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Leading article: A late, but crucial, test for international justice

Until the judgment on Ratko Mladic has been pronounced, the Bosnian war will not be truly over

The massacre of more than 7,000 Muslim men and boys at Srebrenica in 1995 was the most heinous crime of the Bosnian war. That it could take place on a continent which fancied it had consigned to the past the atrocities of the Second World War made it all the more shocking. The failure of hopelessly outnumbered UN peacekeepers to guarantee the safety of so many of the civilians they were deployed to protect placed a portion of the blame on the international community, and forced a rethinking of peace-keeping and protection operations everywhere.

But the central blame for Srebrenica and the many other crimes of the Bosnian war lies with those who engaged in the slaughter and, above all, with those who ordered or orchestrated it. This is what makes the trial of Ratko Mladic, commander of the Bosnian Serb army at the time, the epochal event that it is, and why so many – not only in the former Yugoslavia – are pinning their hopes on the International Criminal Tribunal at The Hague to deliver justice.

It is true that, even if the court moves at a reasonable pace, justice will have been a shamefully long time in coming. Almost two decades have passed since the Dayton Accords brought an uneasy peace to Bosnia. General Mladic was on the run for the best part of 15 years, sheltered – it must be presumed – by like-minded fellow countrymen. And it is not only the surviving relatives of the dead who will resent the fact that he managed to spend his prime years at liberty, facing justice as an already elderly man. His victims did not have that luxury.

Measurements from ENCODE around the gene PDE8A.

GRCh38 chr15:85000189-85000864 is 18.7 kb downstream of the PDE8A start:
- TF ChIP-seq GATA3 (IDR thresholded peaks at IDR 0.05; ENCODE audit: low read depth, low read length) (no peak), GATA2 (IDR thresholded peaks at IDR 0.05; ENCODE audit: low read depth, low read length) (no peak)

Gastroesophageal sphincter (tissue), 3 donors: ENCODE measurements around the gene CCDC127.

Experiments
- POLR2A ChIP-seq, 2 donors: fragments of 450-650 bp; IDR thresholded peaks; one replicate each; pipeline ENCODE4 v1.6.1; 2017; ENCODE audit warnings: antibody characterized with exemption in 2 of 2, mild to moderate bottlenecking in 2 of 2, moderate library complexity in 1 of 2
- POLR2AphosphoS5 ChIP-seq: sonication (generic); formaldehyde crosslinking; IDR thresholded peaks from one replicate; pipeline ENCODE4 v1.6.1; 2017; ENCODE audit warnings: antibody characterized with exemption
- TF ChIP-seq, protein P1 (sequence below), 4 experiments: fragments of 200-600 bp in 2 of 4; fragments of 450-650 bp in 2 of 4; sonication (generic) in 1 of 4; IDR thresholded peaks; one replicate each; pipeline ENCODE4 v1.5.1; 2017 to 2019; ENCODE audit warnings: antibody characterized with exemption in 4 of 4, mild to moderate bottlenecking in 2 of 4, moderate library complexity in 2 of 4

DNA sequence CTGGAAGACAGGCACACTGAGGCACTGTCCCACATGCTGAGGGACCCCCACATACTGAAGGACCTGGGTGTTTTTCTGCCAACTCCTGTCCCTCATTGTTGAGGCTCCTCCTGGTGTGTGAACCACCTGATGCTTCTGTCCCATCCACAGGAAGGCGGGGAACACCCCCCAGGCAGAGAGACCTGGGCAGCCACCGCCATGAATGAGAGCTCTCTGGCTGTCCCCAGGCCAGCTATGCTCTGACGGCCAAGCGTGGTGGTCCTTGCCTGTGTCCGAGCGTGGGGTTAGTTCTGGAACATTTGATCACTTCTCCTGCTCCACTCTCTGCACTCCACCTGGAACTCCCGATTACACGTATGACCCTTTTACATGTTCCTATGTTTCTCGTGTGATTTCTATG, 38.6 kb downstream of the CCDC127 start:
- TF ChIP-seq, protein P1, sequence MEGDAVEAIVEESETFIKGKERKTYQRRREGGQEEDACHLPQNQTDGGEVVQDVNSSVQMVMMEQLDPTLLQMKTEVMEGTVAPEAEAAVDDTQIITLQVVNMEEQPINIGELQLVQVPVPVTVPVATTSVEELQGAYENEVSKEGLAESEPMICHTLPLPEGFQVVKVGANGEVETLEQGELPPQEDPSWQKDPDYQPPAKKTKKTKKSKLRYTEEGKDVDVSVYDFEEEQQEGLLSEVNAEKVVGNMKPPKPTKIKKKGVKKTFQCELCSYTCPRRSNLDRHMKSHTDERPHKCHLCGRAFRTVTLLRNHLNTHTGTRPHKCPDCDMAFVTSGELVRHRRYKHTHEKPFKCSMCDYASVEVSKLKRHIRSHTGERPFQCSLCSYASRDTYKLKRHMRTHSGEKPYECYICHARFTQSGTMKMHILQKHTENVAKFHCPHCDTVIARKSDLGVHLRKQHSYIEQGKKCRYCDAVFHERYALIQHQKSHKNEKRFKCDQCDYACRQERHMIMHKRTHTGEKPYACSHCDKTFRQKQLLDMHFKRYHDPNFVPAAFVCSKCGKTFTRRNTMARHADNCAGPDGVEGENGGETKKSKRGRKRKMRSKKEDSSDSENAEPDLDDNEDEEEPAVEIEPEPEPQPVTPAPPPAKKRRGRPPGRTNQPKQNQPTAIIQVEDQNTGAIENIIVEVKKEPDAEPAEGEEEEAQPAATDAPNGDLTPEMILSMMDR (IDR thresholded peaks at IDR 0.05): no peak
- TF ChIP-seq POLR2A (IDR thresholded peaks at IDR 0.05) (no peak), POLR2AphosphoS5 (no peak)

If, as it appears, his belated arrest was triggered ultimately by the European Union's stipulation that Serbia could not become a member while General Mladic and the Bosnian Serbs' political leader, Radovan Karadzic, were at large, that says something about the continued appeal of the EU to those outside, but something, too, about the residual support that the Bosnian Serb cause still enjoyed. The resolution of this conflict remains far from complete.

Which is another reason why the trial of General Mladic takes on such significance. The death of the Serbian leader, Slobodan Milosevic, in custody before his trial was over, left justice grievously undone. The trial of Mr Karadzic, now in its third year, may eventually produce a verdict, but has suffered many adjournments and delays. On the face of it, the case against General Mladic – pared down to 11 charges, including war crimes and genocide – would appear to be by some way the strongest. It was he, the prosecutor claimed yesterday, who controlled the shelling of Sarajevo; he who orchestrated the killings at Srebrenica; he who oversaw the ethnic cleansing that drove hundreds of thousands from their homes.

Like Mr Karadzic, General Mladic is pleading not guilty. He is also showing open contempt for the court. His defence is expected to mount numerous challenges, and he is not a well man. So far, the tribunal has not covered itself in glory. These two cases constitute a crucial test, not just for the ability of an international court to hold war criminals to account, but for reconciliation in this part of former Yugoslavia. Until all the evidence has been aired and the judgment pronounced, there is no prospect of this conflict being considered closed.